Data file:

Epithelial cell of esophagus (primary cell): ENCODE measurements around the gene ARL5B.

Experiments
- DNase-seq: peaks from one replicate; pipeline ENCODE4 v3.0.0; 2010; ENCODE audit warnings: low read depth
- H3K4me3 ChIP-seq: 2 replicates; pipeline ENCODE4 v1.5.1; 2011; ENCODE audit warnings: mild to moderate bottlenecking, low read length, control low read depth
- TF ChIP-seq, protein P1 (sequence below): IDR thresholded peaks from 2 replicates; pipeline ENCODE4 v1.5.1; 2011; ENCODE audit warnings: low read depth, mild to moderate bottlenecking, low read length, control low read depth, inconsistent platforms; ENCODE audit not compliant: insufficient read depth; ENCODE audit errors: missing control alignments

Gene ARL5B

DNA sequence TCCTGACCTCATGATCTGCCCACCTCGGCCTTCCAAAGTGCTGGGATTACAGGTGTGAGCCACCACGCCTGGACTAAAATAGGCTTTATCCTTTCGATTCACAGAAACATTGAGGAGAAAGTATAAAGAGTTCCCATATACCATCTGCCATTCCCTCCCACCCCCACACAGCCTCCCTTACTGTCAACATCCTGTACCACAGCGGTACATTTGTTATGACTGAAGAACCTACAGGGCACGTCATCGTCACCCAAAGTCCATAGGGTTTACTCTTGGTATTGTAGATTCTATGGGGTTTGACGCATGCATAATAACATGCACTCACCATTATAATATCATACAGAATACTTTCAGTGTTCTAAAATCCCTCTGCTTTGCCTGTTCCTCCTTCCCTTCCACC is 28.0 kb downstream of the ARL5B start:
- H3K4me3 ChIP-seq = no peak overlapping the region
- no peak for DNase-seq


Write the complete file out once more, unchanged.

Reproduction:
Epithelial cell of esophagus (primary cell): ENCODE measurements around the gene ARL5B.

Experiments
- DNase-seq: peaks from one replicate; pipeline ENCODE4 v3.0.0; 2010; ENCODE audit warnings: low read depth
- H3K4me3 ChIP-seq: 2 replicates; pipeline ENCODE4 v1.5.1; 2011; ENCODE audit warnings: mild to moderate bottlenecking, low read length, control low read depth
- TF ChIP-seq, protein P1 (sequence below): IDR thresholded peaks from 2 replicates; pipeline ENCODE4 v1.5.1; 2011; ENCODE audit warnings: low read depth, mild to moderate bottlenecking, low read length, control low read depth, inconsistent platforms; ENCODE audit not compliant: insufficient read depth; ENCODE audit errors: missing control alignments

Gene ARL5B

DNA sequence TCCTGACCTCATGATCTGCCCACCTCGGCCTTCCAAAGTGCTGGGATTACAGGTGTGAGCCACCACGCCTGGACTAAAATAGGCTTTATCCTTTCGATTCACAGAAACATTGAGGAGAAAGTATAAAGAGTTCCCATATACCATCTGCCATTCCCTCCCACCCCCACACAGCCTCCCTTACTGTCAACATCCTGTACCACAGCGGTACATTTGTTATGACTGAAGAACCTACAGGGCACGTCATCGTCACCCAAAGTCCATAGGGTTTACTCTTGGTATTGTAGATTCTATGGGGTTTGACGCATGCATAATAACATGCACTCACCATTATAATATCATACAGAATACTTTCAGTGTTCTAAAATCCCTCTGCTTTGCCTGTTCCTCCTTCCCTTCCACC is 28.0 kb downstream of the ARL5B start:
- H3K4me3 ChIP-seq = no peak overlapping the region
- no peak for DNase-seq